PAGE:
Ajla Tomljanović has continued to fly the Australian standard handed over by Ash Barty at Wimbledon, surviving a nervy final set to reach the quarter-finals.

Watched from the stands by Margaret Court, the new national No 1 battled back from losing the first set to defeat French giant-killer Alizé Cornet 4-6, 6-4, 6-3 on Monday.

In doing so, she became the first Australian woman into successive quarter-finals at Wimbledon since Jelena Dokic 22 years ago.

It wasn’t easy though. Tomljanović went 5-1 up in the decider only for Cornet, who stunned world No 1 Iga Swiatek in the previous round, to fight back to serve at 3-5.

Tomljanović, however, has been brimming with belief this Wimbledon.

She was further fired up by a pre-match chat with mentor Chris Evert, a three-time Wimbledon winner, who told her she belonged on the stage and would reach the last eight.

Regrouping, Tomljanović forced two match points and was undeterred when both were saved.

The 29-year-old secured a third shot at victory after an incredible 26-stroke rally at deuce.

The point typified a 2-hour, 35-minute slugfest in which both players gave their all.

This time Tomljanović finished the job with a cross-court shot at the net that just landed in court, prompting an anxious wait before the umpire confirmed the point.

An emotional Tomljanović was in tears when she spoke afterwards.

“I didn’t think I could do it,” she said. “I didn’t know if I could keep up my physicality and she [Cornet] never goes away.

“I had such great memories from last year [when Tomljanović lost to Barty in her first grand slam quarter-final] and I look back and think I didn’t enjoy it as much as I should.

“I’ve had tough moments this year and now a year on, I am here again.”

Making the victory even sweeter was the presence of her mother Emina in the stands.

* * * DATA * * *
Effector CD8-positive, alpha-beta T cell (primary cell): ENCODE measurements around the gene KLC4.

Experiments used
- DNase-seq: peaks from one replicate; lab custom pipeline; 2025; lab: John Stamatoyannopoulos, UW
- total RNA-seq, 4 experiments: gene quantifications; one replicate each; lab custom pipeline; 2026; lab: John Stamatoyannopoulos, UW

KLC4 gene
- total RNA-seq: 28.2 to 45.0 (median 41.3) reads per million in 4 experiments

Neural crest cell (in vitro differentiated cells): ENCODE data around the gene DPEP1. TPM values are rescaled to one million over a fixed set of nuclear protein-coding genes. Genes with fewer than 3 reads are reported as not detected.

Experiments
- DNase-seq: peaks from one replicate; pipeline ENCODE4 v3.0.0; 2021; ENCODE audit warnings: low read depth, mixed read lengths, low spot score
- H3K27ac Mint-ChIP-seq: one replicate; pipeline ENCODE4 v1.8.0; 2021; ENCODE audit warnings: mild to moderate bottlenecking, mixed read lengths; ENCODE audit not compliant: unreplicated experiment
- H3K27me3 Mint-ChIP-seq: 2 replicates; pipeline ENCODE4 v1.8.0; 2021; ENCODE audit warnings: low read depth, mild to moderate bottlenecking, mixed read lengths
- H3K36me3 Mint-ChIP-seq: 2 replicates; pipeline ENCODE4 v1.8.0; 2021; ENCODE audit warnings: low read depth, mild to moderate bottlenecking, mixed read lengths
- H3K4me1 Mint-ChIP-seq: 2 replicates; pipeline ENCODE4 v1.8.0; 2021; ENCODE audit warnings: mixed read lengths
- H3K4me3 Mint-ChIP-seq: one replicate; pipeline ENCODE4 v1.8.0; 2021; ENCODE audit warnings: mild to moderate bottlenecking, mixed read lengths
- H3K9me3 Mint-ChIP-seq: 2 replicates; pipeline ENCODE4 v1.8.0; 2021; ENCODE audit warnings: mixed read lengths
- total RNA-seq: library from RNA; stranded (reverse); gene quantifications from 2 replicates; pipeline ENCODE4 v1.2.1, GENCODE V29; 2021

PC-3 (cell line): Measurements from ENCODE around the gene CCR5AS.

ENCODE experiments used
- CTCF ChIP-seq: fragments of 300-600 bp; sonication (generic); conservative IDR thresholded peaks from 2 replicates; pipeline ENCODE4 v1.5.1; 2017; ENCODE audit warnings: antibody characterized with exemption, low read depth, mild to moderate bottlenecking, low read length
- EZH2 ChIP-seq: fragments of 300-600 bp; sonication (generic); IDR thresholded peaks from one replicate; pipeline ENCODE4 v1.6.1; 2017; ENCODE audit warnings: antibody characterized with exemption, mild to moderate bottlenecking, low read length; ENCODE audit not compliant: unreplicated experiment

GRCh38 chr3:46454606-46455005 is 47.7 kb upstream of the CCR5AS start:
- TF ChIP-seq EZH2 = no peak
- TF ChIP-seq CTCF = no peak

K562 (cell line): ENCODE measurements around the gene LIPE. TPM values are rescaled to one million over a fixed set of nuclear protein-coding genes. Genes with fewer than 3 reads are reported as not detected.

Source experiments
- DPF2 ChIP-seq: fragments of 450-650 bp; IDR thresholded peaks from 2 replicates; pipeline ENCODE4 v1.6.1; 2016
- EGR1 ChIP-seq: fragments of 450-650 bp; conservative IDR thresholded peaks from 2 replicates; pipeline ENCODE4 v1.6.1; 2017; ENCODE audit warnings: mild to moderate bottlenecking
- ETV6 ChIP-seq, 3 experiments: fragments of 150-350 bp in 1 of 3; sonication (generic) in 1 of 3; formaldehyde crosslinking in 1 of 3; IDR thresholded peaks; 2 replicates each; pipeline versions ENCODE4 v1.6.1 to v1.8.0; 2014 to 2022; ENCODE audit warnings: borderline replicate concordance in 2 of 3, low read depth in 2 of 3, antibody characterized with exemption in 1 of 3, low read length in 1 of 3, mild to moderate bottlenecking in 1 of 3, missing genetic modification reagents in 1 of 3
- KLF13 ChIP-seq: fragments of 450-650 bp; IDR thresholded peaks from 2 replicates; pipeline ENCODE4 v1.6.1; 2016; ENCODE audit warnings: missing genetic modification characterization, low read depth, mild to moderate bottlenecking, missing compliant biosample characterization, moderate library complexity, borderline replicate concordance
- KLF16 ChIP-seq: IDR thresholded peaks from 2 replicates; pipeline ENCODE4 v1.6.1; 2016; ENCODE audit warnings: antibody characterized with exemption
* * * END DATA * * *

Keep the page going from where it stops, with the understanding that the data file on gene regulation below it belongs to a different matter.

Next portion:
Last year Covid restrictions meant she did not travel to London and she was too nervous to watch her daughter’s matches on TV.

“She was at home in Florida,” Tomljanović said.

“I could tell she wasn’t watching. She would walk the dog for hours and then check the score. I was so mad at her because I was like, ‘What if I’m never going to do this again, you missed it.’ It is not easy to make the quarter-final.

“But she is my biggest cheerleader,” she said.

Victory meant her travel agent – father Ratko – has again extended her hotel room. He had initially booked only to the end of the second round on Friday, prompting Tomljanović to suggest he lacked faith in her.

“I play Wednesday, so it’s probably only until Thursday morning – maybe it is reverse psychology for him,” she said.

“Fortunately, they have rooms – but even if I have to share the room with a stranger, I am not leaving that hotel!”

In the last eight the world No 44, will play Kazakhstan’s No 17 seed Elena Rybakina, who beat Croatia’s Petra Martic 7-5 6-3.

In their one previous meeting on Madrid clay last year, the Kazakh won 6-4 6-0, but Tomljanović said: “After last year playing Ash, I think I can face anyone.”

Source: The Guardian